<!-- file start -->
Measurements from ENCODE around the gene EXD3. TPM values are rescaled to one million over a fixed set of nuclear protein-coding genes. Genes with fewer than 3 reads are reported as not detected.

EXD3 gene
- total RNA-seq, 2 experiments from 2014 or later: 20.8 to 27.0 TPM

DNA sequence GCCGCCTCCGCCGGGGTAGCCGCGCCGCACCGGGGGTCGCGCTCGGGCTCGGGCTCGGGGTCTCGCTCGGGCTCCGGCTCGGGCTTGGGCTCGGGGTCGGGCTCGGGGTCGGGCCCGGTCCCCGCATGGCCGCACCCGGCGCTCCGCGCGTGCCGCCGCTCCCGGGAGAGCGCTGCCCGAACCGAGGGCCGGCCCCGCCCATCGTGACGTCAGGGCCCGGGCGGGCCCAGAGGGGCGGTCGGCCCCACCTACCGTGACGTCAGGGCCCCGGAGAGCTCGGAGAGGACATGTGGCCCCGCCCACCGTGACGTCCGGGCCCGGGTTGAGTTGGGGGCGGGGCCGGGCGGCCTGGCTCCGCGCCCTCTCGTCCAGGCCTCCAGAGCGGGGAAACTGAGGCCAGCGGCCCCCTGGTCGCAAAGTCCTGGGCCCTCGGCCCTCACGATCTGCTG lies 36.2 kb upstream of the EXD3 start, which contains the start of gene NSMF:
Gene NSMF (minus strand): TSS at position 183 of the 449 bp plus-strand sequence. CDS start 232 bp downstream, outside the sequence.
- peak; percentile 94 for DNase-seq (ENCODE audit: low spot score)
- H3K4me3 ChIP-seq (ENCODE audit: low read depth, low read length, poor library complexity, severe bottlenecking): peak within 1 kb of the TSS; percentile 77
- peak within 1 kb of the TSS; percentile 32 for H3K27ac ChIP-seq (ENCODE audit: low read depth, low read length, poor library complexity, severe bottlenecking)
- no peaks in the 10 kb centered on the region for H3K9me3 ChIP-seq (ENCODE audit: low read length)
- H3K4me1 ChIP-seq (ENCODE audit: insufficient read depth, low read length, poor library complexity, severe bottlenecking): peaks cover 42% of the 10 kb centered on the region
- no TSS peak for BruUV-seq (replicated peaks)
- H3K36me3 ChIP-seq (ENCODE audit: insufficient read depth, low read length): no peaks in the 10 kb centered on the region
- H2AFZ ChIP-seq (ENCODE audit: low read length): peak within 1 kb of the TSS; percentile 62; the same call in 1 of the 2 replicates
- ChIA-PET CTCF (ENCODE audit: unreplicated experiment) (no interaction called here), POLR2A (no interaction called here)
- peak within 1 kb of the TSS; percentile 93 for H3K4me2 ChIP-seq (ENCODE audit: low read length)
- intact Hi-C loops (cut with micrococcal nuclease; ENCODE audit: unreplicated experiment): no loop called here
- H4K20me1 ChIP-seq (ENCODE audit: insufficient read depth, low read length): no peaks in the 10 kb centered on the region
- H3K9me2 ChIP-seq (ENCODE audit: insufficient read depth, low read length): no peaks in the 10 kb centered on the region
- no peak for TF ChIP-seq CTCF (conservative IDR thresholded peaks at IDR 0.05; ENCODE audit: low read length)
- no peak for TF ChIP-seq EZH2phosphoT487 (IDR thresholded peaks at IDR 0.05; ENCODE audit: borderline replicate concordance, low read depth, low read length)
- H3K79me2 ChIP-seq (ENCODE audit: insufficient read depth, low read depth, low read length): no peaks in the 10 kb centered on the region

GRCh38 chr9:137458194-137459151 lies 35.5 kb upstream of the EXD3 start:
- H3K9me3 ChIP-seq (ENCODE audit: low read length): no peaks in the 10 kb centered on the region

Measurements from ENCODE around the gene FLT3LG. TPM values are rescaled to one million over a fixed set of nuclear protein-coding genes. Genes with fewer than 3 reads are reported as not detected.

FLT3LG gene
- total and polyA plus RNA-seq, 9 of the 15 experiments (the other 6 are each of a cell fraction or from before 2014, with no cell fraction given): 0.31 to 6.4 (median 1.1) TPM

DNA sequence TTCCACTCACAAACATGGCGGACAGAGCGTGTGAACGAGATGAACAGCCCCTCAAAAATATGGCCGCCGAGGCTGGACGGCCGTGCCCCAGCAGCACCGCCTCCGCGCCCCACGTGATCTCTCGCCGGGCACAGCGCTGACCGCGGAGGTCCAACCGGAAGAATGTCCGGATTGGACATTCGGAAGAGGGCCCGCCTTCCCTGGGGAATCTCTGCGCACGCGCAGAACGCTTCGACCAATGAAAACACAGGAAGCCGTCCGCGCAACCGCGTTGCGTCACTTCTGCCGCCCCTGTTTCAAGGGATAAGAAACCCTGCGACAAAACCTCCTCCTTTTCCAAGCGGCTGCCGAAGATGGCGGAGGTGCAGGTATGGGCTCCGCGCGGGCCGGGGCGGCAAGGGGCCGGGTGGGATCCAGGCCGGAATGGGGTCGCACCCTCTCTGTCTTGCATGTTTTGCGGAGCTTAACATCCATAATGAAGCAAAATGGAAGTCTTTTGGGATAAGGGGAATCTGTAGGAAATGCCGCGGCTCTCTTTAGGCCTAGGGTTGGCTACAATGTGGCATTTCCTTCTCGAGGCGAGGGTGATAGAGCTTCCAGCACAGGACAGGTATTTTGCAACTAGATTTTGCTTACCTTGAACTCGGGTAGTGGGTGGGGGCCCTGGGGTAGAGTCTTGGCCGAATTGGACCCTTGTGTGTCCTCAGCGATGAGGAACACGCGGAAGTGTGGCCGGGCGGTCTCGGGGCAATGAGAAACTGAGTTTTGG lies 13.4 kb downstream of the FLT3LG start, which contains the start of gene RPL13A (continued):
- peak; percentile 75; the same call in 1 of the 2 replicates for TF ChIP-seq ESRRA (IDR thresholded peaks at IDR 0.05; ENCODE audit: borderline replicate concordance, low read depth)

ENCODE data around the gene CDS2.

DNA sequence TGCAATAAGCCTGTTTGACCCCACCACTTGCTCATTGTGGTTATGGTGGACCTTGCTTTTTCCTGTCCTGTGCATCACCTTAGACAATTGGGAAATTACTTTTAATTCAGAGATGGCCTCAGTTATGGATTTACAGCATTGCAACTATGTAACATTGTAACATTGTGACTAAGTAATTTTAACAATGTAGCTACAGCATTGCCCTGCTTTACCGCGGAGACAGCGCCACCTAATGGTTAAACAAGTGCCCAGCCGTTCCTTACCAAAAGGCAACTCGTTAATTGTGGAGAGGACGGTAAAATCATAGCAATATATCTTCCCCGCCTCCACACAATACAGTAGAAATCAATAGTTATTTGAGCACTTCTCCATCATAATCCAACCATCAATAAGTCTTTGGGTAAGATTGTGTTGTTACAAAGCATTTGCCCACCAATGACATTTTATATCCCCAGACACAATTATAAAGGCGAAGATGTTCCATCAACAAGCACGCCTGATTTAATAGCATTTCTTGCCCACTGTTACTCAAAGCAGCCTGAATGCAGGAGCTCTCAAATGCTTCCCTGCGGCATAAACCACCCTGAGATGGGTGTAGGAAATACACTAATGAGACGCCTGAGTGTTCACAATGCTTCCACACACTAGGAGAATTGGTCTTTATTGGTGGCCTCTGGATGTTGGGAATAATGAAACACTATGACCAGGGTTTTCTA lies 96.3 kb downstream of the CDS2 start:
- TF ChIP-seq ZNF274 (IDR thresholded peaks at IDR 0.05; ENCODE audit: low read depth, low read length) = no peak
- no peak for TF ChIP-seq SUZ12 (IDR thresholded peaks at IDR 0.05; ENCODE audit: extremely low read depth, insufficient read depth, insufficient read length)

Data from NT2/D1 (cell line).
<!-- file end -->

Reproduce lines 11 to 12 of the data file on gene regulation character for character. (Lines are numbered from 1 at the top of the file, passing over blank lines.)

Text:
- no TSS peak for BruUV-seq (replicated peaks)
- H3K36me3 ChIP-seq (ENCODE audit: insufficient read depth, low read length): no peaks in the 10 kb centered on the region